Neal Milner: Biden's Job Will Be To Chip Away At Sectarian Hatred - Honolulu Civil Beat


About the Author

Neal Milner

Neal Milner is a former political science professor at the University of Hawaii where he taught for 40 years. He is a political analyst for KITV and is a regular contributor to Hawaii Public Radio's "The Conversation." His most recent book is The Gift of Underpants. Opinions are the author's own and do not necessarily reflect Civil Beat's views.


The U.S. has become a sectarian society with the depth of differences resembling those of the Sunnis and Shiites in Iraq or the Catholics and Protestants during the Troubles in Northern Ireland.

Sectarianism, though, does not have to be about religion or ethnicity. In the United States, the overarching, controlling identities are political — Democrat versus Republican.

This political sectarianism is the world that Joe Biden inherits. It will limit what he can do. It will also make him rely on strategies less about legislation and more about the power of words.

As a recent article in Science Magazine put it, political sectarianism has produced a surge in hate. 

Nowadays, Democrats and Republicans don’t simply disagree. That’s closer to polarization, which under today’s circumstances seems kind of quaint, like two Midwestern farmers at the local diner arguing over mid-morning coffee about whether to vote for Eisenhower or Stevenson.

Political identity has become the primary division between Americans.

Nick Grube/Civil Beat

Now, for voters, the opposing side is more than wrong. It’s different, not to be trusted, perhaps even less than human — not worth considering.

The opposition is an existential threat.

The other side becomes incomprehensible, which typically becomes a justification for dismissing them from your brain, not to mention your heart. What each side feels for the other is not contempt. It’s beneath contempt.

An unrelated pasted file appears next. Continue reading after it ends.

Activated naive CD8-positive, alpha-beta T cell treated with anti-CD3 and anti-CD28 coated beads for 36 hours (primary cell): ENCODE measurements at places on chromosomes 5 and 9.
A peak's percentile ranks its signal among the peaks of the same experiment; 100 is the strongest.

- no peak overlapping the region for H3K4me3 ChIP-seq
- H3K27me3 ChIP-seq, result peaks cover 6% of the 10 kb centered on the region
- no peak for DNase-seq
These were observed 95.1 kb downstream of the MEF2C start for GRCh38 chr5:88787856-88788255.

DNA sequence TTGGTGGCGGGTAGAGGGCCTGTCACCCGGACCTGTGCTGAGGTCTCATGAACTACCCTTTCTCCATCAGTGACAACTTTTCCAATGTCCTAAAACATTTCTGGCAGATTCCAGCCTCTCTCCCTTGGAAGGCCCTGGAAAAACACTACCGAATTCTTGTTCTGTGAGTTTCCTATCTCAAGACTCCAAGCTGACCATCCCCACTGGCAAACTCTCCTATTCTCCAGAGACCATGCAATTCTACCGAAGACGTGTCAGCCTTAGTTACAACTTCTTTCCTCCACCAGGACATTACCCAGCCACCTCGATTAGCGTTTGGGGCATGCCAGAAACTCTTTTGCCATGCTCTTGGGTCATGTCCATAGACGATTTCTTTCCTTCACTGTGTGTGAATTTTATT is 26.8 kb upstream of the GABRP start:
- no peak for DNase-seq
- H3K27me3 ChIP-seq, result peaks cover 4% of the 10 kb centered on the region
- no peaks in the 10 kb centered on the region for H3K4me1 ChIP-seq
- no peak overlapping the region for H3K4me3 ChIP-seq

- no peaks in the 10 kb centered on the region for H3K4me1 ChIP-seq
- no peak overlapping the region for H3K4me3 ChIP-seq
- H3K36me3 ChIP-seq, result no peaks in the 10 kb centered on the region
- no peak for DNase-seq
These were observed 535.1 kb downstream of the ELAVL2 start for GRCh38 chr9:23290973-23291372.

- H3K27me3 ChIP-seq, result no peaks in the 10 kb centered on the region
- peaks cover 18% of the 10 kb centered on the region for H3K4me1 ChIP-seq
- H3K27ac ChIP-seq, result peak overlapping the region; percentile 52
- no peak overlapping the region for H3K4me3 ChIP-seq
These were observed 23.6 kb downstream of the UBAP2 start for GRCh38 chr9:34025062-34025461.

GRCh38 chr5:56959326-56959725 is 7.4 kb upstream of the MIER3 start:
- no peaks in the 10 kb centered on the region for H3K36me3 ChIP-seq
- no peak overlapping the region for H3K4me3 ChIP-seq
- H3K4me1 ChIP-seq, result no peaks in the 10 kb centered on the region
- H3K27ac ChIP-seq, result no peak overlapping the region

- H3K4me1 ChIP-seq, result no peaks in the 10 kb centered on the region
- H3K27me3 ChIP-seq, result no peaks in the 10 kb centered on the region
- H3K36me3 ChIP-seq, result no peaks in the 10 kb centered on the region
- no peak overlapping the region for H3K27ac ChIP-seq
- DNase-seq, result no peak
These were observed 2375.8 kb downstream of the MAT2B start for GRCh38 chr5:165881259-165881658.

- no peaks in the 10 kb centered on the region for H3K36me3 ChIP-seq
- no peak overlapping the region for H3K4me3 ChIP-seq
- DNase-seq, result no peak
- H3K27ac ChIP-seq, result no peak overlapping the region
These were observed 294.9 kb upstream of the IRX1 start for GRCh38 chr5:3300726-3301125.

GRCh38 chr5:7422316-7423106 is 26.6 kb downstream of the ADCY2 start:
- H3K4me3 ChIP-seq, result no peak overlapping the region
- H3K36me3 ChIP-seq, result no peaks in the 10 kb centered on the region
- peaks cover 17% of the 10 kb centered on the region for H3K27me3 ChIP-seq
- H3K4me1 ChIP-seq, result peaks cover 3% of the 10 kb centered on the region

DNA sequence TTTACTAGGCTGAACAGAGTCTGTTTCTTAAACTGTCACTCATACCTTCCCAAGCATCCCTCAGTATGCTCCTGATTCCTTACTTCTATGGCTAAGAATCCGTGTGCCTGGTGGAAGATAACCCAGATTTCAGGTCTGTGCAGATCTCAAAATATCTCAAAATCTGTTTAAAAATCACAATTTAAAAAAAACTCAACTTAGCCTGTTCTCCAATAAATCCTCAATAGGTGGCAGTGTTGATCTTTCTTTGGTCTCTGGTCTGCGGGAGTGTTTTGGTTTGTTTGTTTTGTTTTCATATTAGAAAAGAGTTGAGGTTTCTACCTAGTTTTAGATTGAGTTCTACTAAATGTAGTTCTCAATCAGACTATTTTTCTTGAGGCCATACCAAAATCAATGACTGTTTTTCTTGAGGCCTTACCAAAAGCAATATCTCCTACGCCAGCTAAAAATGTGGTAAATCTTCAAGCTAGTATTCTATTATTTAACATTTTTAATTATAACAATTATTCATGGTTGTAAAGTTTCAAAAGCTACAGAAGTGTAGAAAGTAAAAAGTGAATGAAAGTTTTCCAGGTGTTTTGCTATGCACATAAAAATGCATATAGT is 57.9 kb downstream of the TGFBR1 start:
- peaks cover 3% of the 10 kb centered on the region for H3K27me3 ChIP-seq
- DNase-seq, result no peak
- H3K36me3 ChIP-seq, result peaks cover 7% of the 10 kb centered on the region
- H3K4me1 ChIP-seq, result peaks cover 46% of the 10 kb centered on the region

Today, equally large majorities of Democrats and Republicans, about 80%, believe that the opposing side has very different fundamental values regarding America.

People are now more likely to vote according to how much they hate the other party than how much they like their own. This negative party identification is a more powerful predictor than religion or race.

Political orientations have become such central and controlling identities that people change the ways they describe their religion, class, even their sexual orientation to be consistent with their political identity.

Consider what’s happening right now in the aftermath of the 2020 presidential election. Close to 80% of Republican voters still think the election was fraudulent while over 90% of Democrats think the election was fair. Neither side can fathom the election views of the other.

Trump and his team have considered the possibility of declaring martial law as a way to invalidate the election and hold a new one.

Is this the one-step-too-far that would unite the country, Democrats and Republicans alike, against Trump, bridging the hard sectarian lines?

Given the strength of sectarianism, it’s an open question.

For political leaders, performance has become more important than policymaking. Much like in the theater, the politician as actor appeals to the emotions of her constituent audience. Competence takes a back seat to performance.

Sectarianism is a threat because, like with serious religious conflicts, it makes people more willing to violate democratic norms and even to use violence.  After all, if the other side is irredeemable and an existential threat, why not?

Biden can begin to chip away at sectarianism with competence.

Courtesy: Gage Skidmore

Maybe Biden really broke his foot by kicking himself for taking the job.

But Biden is an optimist by nature as well as a politician of the old school — I mean that in a good way — which adds another layer to his optimism.

He’s also pragmatic and skilled.

Given that, what can he do?

Let’s start by considering what Biden, and for that matter, the Democrats in Congress will not be able to do.

They will not be able to quickly pass any significant bills for three reasons. First, anything of significance will bump up against the troubles that sectarianism cause and will continue to cause.